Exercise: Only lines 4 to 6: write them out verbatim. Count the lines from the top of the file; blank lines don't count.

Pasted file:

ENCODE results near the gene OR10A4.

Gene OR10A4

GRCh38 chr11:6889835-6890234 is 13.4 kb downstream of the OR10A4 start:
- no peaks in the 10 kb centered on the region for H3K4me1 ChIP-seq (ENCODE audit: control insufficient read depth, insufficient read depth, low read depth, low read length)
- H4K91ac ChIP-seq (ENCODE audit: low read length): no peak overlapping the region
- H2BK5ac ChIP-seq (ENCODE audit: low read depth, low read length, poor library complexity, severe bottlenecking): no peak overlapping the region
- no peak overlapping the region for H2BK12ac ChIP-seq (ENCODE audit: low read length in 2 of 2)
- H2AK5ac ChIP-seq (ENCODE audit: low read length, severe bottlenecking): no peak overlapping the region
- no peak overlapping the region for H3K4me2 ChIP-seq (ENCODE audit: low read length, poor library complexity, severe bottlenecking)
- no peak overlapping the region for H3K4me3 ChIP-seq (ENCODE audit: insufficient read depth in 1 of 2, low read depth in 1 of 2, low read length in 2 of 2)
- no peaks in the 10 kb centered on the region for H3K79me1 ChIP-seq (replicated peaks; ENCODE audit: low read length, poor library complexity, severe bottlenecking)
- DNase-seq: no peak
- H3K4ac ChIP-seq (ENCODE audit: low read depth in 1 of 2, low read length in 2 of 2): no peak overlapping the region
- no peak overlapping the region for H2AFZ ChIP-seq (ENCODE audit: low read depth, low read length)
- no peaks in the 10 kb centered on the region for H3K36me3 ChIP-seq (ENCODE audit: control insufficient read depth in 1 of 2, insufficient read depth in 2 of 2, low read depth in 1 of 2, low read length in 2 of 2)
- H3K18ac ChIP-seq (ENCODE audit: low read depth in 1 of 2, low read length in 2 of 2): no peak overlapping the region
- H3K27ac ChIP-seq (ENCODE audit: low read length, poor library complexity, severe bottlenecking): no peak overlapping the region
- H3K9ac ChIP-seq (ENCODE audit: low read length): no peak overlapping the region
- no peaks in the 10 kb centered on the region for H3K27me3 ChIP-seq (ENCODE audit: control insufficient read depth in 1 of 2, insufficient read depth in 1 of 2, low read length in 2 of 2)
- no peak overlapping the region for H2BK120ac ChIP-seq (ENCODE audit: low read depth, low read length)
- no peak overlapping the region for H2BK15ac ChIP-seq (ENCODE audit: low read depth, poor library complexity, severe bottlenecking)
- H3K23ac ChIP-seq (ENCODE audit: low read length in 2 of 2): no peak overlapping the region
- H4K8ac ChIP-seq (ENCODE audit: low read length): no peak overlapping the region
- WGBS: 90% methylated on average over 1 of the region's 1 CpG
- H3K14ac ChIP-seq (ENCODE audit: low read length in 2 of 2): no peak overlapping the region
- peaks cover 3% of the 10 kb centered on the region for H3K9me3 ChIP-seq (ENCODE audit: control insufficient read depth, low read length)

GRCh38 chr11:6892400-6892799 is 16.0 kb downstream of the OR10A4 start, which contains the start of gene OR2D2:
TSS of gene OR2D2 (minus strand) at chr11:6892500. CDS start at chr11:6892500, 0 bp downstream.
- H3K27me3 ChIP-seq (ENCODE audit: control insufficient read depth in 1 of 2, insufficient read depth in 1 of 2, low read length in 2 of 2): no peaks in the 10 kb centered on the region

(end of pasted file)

- no peaks in the 10 kb centered on the region for H3K4me1 ChIP-seq (ENCODE audit: control insufficient read depth, insufficient read depth, low read depth, low read length)
- H4K91ac ChIP-seq (ENCODE audit: low read length): no peak overlapping the region
- H2BK5ac ChIP-seq (ENCODE audit: low read depth, low read length, poor library complexity, severe bottlenecking): no peak overlapping the region